Introverts are not energized by intense interaction with other people. Rather than gregariously striking up conversations with strangers, they prefer individual work, reflection in their own space, and they need time and sometimes privacy in order to express their opinions. For introverts, the stimulus to act comes from within.

When you are prone to be more introspective and self-conscious in front of others, you might be less amenable to broadcasting your accomplishments, which can complicate your aspirations at work. It can often seem like the world is run by extroverts, and this perception makes it difficult for introverts to shine when they don’t find it natural or comfortable to talk about their work, their ideas, or their achievements.

But introverts can have strong narratives to share and valuable perspectives to offer. And you should not have to be loud, dramatic, or attention-craving to be able to contribute. Research shows that introverts socialize well, albeit in different ways than extroverts, and they often demonstrate more empathy to others. Introverted leaders are often likable and effective in situations that demand high levels of self-awareness, thoughtfulness and empathy, self-understanding and detail-orientation.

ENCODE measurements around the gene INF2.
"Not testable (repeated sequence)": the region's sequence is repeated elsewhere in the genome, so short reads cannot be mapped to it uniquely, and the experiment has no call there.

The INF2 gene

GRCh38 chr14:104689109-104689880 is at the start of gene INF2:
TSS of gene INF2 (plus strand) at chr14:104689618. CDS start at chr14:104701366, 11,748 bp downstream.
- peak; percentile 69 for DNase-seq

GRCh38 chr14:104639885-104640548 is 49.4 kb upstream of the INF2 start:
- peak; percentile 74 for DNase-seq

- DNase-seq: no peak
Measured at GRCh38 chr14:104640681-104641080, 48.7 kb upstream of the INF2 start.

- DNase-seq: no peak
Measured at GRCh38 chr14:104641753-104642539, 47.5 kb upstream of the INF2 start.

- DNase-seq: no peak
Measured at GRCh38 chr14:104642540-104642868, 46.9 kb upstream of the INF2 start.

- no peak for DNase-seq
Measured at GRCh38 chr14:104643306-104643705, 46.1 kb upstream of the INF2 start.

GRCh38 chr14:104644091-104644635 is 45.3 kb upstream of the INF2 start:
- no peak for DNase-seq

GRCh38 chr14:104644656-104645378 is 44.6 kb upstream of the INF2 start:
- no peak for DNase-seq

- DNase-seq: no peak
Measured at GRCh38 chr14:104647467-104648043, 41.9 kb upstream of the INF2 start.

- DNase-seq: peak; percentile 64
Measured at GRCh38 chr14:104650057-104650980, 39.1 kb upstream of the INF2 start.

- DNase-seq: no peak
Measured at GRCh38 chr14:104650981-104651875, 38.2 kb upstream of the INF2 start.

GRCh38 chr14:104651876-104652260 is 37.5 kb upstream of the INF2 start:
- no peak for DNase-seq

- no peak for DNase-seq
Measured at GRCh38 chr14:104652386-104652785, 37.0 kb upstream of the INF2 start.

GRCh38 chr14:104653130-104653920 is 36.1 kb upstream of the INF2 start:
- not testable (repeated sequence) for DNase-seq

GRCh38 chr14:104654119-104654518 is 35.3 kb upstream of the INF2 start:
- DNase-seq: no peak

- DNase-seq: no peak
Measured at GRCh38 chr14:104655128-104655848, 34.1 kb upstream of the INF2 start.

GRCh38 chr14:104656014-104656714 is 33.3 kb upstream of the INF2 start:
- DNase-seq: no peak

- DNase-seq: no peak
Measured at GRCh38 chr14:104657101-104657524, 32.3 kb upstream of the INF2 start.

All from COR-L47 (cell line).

So how can you achieve recognition and success as an introvert when everyone is competing to be seen as experts, and it appears that promotions only go to those who build their reputations?

Last year, a self-avowed introverted friend of mine was given a high-profile assignment that required working across a diverse, talented, and geographically dispersed team of country managers, reporting back to the global heads of sales. Although leading such a visible project may have been a dream come true for someone who wanted to impose their views on others, the assignment was difficult for my friend, who only got lukewarm response from their first efforts.

They had an arduous task at hand to get people to collaborate. Cheerleading and building enthusiasm in town halls and monthly presentations was clearly not going to be a winning strategy for them. My friend needed solutions that could help them establish credibility on the project and deliver exceptional results. They had to find ways to leverage their strengths, rather than trying to follow other people’s strategies that didn’t necessarily fit their working style.

Here are some of those strategies that my friend considered, and that you can use if you’re ever caught in similar situations:

  1. Limit what you have to talk about. You can always start by cutting down the amount of communication and influence that you need to exert. If you’re promoting yourself, edit your personal brand story to just the basic facts and your compelling points of differentiation. Narrow the scope of what you have to talk about and draw out the most concise narrative possible to get your message across.
  2. Limit how many people you talk to at one time, and give yourself rest breaks between them. It can be draining for introverts to build rapport with a lot of people at one time, but they can still build powerful connections with people if they limit their interactions and give themselves a chance to recharge.